2. If it’s a comment link and you are not the person who left the comment, mention it in the email. Because if you are the spammer who put it there in the first place, why would they want to help you?
3. Alternatively, you could mention that Google just penalized Sprint over spam comments.
4. If the linking site does look spammy, you could tell the webmaster you’ll be forced to disavow their links if they don’t remove them, which could actually hurt their site.
Then, if you’re still not able to remove some of the links, don’t wait for the next Penguin refresh – use the disavow tool (the option coming up next) for the ones you were not able to remove.
*If it’s a manual penalty, file a reconsideration request before you disavow the links. In your request, provide a list of sites that couldn’t be contacted/refused to remove the links. Tim Grice from SEOWizz wrote a great post with examples of how being persistent, trying multiple approaches (manual link removal + using the disavow tool) and not being afraid to file several reconsideration requests works out in the end.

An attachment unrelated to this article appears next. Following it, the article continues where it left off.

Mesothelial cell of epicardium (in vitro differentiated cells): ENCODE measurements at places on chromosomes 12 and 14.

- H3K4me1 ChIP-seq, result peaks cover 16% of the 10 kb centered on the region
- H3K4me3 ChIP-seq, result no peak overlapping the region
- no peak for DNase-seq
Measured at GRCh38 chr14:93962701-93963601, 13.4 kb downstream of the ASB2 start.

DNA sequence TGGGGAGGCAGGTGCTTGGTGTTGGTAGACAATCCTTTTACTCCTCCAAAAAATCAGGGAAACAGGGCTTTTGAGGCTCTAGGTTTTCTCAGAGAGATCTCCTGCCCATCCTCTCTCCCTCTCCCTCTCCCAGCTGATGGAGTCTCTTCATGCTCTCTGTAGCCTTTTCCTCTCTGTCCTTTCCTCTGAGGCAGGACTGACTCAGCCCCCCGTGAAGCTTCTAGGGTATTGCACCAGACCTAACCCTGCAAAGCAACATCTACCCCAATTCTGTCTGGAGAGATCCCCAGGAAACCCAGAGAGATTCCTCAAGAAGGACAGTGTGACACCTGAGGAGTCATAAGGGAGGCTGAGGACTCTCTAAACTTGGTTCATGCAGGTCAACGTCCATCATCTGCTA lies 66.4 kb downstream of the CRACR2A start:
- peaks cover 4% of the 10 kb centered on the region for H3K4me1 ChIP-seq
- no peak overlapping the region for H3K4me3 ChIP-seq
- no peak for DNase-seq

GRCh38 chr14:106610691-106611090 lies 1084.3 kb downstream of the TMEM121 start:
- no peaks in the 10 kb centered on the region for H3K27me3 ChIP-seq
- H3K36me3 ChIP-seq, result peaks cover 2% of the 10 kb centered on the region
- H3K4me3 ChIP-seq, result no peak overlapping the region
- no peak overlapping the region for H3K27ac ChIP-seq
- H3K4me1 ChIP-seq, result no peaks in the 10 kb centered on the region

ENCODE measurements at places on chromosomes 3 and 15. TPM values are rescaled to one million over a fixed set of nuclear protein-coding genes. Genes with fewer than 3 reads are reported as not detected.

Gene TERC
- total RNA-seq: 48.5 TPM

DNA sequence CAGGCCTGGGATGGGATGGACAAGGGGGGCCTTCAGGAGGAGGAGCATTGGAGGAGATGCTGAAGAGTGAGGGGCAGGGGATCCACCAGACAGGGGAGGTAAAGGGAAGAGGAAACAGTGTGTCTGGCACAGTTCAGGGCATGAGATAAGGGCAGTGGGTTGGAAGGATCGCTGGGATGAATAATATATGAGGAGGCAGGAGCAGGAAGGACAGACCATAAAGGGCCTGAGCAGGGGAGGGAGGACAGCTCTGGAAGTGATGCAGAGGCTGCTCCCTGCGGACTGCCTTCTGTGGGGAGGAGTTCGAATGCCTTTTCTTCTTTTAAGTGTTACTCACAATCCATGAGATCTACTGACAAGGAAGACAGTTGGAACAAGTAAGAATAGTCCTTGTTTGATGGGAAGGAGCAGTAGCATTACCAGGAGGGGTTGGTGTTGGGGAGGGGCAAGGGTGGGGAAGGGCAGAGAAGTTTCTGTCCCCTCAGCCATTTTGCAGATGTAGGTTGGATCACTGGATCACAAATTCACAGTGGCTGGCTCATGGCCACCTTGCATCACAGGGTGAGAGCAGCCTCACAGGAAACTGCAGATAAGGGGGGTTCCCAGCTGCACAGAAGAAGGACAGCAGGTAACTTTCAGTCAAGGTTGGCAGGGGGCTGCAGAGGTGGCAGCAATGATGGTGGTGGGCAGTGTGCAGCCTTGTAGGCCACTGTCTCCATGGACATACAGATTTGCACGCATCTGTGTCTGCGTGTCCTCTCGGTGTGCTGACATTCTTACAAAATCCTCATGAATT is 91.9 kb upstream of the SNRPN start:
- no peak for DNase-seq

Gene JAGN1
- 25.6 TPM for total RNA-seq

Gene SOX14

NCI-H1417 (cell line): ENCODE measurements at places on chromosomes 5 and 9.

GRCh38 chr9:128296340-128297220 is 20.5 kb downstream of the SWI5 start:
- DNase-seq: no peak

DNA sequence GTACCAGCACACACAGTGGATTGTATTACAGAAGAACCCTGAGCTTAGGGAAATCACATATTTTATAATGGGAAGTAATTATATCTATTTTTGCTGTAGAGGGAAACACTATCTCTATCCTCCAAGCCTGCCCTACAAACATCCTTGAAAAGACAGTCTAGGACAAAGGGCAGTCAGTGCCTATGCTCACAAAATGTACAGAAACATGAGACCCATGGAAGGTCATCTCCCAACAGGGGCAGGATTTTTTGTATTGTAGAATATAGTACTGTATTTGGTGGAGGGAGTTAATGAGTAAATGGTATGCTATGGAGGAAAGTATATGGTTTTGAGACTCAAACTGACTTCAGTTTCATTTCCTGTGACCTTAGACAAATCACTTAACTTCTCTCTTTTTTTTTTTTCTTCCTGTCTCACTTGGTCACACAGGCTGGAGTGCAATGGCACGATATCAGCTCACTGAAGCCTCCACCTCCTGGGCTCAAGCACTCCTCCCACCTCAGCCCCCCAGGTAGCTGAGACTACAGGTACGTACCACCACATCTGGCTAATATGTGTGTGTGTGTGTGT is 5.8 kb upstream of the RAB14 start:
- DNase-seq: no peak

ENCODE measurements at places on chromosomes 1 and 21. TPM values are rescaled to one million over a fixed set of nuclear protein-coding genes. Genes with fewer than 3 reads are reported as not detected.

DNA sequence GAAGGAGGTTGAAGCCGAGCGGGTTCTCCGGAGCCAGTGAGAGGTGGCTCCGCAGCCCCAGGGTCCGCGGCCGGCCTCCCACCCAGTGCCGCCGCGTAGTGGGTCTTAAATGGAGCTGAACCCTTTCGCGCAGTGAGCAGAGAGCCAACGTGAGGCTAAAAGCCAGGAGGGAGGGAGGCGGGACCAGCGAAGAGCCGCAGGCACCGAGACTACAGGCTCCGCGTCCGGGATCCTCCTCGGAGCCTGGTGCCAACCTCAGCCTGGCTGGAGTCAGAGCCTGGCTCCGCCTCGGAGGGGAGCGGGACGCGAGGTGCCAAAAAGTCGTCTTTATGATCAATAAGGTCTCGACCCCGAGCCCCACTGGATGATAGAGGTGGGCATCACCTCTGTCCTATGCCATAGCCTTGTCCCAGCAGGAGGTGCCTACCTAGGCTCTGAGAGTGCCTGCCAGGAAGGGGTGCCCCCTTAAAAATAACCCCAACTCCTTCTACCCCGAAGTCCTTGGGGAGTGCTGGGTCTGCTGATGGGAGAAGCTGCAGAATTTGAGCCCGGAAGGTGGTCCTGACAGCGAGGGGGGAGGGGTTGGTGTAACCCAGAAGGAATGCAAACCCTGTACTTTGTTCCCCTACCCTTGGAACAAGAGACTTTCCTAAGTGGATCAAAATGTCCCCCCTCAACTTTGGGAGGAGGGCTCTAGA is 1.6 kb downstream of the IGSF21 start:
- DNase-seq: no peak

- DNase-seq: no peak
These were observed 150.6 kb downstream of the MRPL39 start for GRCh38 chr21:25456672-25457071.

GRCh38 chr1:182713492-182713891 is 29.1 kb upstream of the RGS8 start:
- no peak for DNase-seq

Option 4 – Use Google’s link disavow tool
One thing to note right away about Google’s link disavow tool: don’t use it before you try to remove the bad links by other means. I believe many have been doing it, that’s why Google now even has this warning right next to the disavow button.
Another potential danger is that, if your site is slammed by Penguin and you just go ahead and disavow some links to your site (without any evidence of having tried to remove them), this could invite a manual penalty from Google (just my supposition), because there’ve been rumors online that real humans are actually looking at link disavow requests.
Option 5 – Ditch the affected site
Around the time Penguin 1.0 came out, Matt Cutts said that, for some webmasters affected by Penguin, it probably made sense to start a new site. Well unfortunately, if you are an SEO consultant it’s not you who needs to start a new website, but your client. And they may as well just want a new consultant altogether.
So, it’s a tricky question. I think starting with a new site could only be justified if the site in question is either brand-new, or you haven’t really invested in it.
In any case, you should do a careful evaluation of what it would take you to recover from Penguin (or come out of the manual penalty) and what it would cost you to set up a new site. You may find that the latter is even more preferable. As Mike Friedman’s wrote in Warrior Forum:
By the way, I like Mike’s idea about doing both: starting a new site and trying to recover the one that got hit at the same time.
In the long run, it is possible that Google will change the set of messages it issues to webmaster. We’re likely to see more examples of low-quality links that could be affecting the site, and more. For now, though, we’ll have to live with what we have and use the means available today.